SINGAPORE, April 16, 2014 (AFP) - Singapore on Wednesday welcomed an apology from Indonesia's military chief over the naming of a warship after two marines who staged a deadly bombing in the city-state in 1965.
Singapore reacted furiously in February when the refurbished frigate was named "KRI Usman Harun", lodging a diplomatic complaint with Jakarta and banning the vessel from its ports and naval bases.
Tensions escalated last month after the Indonesian navy dressed two marines as the executed bombers at a defence exhibition in Jakarta.
"Once again I apologise. We have no ill intent whatsoever to stir emotions. Not at all," military chief General Moeldoko, who like many Indonesians goes by one name, said in an interview with Singapore broadcaster Channel NewsAsia that was aired on Tuesday.
Moeldoko, however, said that the ship will not be renamed.
Singapore's Defence Minister Ng Eng Hen welcomed the apology on Wednesday, saying it was a "constructive gesture to improve bilateral defence ties".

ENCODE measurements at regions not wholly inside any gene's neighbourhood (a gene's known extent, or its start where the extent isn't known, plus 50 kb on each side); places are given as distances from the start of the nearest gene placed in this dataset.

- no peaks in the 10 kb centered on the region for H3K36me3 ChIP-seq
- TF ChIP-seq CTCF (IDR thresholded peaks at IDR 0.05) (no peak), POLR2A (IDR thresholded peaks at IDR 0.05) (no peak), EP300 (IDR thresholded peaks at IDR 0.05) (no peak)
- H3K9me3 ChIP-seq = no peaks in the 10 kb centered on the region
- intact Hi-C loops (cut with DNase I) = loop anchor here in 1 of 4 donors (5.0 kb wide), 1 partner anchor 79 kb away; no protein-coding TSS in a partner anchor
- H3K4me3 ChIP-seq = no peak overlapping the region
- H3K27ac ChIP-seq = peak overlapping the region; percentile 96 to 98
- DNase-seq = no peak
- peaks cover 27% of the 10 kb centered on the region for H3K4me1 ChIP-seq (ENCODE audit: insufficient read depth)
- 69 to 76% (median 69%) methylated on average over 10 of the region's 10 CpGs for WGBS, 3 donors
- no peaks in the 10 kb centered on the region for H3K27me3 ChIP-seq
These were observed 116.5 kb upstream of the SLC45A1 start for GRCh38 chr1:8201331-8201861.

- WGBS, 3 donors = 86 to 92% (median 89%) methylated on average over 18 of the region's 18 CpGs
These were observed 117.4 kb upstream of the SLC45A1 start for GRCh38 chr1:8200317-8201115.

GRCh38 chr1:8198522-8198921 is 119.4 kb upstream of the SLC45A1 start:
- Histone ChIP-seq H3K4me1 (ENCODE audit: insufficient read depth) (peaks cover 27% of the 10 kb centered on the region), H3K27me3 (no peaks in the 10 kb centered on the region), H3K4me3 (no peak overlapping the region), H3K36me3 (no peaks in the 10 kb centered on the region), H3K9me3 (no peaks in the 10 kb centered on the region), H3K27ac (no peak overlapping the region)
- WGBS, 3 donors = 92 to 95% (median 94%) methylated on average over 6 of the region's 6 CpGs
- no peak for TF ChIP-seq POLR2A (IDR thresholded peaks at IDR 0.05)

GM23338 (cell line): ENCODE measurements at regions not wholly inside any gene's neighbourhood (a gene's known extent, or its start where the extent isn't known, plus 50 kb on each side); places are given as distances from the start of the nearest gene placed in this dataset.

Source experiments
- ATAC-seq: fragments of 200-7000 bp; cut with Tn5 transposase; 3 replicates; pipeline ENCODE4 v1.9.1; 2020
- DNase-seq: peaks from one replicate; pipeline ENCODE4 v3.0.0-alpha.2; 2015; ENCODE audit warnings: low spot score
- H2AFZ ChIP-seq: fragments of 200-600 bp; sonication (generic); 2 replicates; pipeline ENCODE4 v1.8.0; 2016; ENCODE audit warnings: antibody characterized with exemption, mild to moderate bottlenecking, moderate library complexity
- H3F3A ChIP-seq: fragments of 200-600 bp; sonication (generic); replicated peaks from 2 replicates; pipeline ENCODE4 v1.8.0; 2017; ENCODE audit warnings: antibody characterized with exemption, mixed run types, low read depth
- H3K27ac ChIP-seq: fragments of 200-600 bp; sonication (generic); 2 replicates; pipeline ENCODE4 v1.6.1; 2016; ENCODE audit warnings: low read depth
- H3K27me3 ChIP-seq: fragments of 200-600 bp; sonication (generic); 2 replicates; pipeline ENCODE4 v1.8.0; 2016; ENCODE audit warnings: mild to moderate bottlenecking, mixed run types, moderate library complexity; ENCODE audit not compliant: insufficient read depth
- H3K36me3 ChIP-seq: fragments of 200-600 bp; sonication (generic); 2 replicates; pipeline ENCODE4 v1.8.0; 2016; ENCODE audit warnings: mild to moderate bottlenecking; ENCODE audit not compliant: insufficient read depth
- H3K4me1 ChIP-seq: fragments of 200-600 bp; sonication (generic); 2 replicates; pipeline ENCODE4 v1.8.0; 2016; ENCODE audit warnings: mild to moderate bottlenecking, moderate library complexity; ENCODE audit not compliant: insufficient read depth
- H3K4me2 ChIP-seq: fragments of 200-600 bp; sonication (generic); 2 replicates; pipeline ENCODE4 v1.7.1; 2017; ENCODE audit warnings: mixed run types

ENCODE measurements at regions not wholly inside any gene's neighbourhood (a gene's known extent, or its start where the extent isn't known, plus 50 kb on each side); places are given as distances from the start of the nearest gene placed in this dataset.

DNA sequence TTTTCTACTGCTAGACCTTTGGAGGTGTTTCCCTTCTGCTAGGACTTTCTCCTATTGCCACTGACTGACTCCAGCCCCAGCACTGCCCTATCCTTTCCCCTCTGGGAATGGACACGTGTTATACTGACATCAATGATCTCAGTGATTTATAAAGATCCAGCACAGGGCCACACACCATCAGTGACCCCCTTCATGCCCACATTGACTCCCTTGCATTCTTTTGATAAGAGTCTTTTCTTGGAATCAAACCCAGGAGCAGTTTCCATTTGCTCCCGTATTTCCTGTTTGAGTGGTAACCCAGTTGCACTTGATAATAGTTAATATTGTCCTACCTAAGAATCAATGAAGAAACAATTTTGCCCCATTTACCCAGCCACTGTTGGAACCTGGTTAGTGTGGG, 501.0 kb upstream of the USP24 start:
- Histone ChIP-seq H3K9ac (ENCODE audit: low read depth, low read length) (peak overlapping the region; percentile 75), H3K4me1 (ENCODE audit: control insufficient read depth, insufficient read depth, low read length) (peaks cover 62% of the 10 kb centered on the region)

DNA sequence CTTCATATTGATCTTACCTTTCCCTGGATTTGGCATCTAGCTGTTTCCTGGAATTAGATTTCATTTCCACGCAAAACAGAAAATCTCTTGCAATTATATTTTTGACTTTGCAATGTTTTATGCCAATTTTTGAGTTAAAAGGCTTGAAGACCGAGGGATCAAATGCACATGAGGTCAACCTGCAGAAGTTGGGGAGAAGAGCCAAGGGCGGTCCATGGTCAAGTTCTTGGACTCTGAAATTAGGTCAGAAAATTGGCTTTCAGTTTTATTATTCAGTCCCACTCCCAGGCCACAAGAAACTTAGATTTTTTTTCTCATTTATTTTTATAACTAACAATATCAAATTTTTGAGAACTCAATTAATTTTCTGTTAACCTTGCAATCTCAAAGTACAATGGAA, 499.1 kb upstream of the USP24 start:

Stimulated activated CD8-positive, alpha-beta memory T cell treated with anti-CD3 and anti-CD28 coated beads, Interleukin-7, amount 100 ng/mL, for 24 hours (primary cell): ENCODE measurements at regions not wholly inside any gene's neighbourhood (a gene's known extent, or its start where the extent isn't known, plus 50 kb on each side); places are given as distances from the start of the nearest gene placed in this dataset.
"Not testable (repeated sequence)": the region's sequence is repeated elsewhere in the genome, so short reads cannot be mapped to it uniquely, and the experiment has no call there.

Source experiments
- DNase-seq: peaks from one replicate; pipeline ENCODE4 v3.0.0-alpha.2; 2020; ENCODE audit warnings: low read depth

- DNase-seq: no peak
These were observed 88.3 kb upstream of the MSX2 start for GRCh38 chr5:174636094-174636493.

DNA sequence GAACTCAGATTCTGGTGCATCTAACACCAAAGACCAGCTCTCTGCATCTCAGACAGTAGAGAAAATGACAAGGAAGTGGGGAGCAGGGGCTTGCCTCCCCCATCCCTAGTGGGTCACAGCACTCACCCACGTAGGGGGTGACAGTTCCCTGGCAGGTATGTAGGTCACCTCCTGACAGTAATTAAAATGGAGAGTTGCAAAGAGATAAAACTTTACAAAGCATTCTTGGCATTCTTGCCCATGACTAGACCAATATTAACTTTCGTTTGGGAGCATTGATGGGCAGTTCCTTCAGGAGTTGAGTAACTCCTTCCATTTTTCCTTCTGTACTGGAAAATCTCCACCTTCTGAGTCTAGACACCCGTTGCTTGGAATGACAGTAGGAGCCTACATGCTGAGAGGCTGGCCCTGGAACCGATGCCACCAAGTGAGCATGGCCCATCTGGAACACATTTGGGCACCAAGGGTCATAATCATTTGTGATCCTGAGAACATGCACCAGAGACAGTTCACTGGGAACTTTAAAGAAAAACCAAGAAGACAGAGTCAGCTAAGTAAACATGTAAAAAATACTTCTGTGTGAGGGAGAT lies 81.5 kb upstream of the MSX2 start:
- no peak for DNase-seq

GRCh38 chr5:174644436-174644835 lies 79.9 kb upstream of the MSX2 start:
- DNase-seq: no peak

This will "strengthen the mutual understanding and friendship that has been built up over many decades," he said in a statement.
Usman Haji Mohamed Ali and Harun Said were executed in Singapore for their roles in the March 1965 blast at a downtown office complex which killed three people and injured 33.
Indonesia considers the two men to be national heroes. Their attack was part of an effort by then Indonesian president Sukarno to stage an armed confrontation against the newly formed federation of Malaysia, which included Singapore.
In his Channel NewsAsia interview, Moeldoko said: "Indonesia didn't think that 'Usman Harun' would eventually turn into a polemic such as this."
"It is my responsibility as the commander-in-chief of the (Indonesian armed forces) to offer a clarification and to take steps to ensure that the situation does not escalate," he added.
Indonesia is Singapore's third largest trading partner, with total trade between the Southeast Asian neighbours reaching Sg$79.4 billion ($62.6 billion) in 2012.
Relations hit a low point in the late 1990s after the fall of former dictator Suharto, and his successor B.J. Habibie famously referred to the tiny city-state as a "little red dot" on the map.
Bilateral ties have improved considerably in recent years. - AFP